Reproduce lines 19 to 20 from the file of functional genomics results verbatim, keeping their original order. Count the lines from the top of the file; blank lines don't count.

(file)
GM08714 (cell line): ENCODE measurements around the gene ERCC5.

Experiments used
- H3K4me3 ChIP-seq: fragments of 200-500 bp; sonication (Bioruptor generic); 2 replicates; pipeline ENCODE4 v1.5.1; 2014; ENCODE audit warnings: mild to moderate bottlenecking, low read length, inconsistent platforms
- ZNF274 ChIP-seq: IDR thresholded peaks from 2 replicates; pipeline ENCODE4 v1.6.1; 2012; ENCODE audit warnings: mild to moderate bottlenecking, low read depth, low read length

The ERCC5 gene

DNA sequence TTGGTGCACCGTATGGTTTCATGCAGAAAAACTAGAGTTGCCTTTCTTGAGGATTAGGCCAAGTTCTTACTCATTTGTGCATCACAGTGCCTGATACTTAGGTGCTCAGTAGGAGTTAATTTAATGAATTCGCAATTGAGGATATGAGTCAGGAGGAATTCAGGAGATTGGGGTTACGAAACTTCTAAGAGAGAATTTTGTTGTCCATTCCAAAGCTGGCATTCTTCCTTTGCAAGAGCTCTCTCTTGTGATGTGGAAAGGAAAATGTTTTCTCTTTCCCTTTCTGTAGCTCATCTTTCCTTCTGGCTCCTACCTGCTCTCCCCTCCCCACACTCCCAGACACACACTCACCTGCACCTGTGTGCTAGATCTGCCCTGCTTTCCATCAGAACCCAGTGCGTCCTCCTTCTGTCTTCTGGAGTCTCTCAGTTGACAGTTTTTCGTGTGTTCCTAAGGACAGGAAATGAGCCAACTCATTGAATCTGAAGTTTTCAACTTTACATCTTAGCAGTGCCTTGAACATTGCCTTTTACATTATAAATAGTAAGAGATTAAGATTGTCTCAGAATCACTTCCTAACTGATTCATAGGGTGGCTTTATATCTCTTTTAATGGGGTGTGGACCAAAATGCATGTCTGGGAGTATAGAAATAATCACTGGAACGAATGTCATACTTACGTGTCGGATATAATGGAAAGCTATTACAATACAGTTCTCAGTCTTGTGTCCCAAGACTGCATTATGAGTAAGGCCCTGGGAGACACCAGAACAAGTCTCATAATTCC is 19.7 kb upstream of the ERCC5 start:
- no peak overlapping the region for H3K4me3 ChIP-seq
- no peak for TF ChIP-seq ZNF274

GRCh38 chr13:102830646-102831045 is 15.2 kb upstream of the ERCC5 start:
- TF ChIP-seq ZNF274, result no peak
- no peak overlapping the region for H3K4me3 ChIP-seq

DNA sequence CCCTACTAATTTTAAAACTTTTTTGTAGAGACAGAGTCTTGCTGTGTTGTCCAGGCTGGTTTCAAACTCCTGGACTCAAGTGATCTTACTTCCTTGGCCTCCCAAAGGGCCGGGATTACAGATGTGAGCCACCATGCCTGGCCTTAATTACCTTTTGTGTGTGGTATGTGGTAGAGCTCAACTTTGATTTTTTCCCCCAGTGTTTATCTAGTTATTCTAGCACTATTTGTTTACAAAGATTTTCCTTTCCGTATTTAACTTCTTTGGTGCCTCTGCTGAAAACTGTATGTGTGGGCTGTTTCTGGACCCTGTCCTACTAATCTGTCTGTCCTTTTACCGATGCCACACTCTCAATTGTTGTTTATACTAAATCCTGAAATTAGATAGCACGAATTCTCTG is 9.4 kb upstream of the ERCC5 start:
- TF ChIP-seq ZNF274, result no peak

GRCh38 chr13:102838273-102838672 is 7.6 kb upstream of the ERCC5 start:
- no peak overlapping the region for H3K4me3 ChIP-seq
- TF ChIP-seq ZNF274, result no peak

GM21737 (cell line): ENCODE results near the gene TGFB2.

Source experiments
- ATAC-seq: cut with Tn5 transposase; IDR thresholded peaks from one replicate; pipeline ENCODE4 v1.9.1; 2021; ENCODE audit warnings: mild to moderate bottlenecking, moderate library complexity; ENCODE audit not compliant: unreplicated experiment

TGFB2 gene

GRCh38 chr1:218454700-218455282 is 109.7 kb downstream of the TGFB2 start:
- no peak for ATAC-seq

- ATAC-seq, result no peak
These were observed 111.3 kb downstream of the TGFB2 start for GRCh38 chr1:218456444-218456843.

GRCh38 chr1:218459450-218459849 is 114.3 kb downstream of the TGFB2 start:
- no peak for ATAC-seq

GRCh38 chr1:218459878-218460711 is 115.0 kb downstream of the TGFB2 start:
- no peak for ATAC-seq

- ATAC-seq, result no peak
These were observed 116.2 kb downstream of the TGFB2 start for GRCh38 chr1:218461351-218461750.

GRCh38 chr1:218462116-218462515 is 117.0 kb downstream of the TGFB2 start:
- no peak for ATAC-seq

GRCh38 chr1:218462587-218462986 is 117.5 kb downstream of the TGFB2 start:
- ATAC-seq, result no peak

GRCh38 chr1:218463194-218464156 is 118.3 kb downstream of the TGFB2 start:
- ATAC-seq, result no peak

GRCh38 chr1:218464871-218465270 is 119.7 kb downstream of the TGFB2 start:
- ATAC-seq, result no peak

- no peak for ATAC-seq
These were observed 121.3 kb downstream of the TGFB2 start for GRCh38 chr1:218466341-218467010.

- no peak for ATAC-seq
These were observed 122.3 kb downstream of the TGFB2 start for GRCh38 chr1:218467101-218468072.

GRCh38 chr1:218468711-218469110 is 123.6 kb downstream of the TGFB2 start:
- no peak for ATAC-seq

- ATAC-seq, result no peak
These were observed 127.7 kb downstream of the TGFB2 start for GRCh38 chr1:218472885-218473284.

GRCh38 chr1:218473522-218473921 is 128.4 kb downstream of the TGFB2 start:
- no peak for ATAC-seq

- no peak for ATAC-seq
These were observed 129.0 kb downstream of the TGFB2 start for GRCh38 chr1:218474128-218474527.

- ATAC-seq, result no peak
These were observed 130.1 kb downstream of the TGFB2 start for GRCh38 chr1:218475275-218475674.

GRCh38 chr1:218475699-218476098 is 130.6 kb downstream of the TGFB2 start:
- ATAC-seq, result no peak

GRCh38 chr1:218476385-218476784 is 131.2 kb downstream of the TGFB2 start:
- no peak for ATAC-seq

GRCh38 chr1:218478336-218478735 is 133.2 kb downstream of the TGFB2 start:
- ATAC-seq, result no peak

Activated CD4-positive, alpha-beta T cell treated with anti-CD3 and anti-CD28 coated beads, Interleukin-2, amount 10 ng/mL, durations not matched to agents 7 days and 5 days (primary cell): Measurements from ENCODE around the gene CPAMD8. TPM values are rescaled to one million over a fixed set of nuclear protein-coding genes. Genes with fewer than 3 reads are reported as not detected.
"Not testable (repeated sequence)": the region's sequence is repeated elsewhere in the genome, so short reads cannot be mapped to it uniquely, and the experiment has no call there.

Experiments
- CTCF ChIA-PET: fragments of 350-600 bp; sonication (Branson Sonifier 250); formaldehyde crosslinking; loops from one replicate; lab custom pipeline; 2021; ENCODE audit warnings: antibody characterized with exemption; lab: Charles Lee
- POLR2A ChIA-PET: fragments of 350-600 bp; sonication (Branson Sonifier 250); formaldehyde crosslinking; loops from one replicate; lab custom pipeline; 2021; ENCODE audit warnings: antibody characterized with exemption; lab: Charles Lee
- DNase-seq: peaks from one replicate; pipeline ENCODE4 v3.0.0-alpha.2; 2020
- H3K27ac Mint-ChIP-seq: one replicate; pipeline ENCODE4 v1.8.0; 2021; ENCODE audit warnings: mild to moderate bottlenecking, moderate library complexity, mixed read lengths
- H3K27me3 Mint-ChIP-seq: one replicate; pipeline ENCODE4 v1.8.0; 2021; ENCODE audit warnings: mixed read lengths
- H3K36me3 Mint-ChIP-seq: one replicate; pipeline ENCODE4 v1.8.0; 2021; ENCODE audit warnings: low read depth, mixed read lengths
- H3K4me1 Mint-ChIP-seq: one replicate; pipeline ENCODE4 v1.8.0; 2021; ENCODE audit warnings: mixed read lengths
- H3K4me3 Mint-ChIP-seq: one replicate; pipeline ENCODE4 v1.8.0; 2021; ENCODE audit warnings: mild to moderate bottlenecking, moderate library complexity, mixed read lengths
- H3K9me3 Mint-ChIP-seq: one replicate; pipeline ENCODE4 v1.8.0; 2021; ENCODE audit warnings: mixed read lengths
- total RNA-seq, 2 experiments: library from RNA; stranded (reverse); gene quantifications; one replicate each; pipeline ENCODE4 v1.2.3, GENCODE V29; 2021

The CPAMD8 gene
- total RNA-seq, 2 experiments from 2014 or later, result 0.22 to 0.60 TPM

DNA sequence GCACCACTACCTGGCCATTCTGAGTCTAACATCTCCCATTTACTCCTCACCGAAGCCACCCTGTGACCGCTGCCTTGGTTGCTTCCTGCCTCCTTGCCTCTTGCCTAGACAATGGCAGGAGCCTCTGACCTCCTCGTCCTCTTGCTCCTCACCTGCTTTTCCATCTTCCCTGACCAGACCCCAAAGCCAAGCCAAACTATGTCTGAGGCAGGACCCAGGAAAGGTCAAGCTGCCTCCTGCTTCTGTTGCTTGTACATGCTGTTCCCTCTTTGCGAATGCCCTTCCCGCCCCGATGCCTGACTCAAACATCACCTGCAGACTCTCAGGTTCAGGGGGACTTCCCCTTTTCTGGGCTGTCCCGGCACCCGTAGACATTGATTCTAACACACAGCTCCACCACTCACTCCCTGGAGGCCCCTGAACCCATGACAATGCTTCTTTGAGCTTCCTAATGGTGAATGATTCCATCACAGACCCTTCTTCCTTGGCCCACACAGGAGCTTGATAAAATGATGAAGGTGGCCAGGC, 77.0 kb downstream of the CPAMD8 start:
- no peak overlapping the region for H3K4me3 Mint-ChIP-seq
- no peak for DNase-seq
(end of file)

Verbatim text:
- ATAC-seq: cut with Tn5 transposase; IDR thresholded peaks from one replicate; pipeline ENCODE4 v1.9.1; 2021; ENCODE audit warnings: mild to moderate bottlenecking, moderate library complexity; ENCODE audit not compliant: unreplicated experiment

TGFB2 gene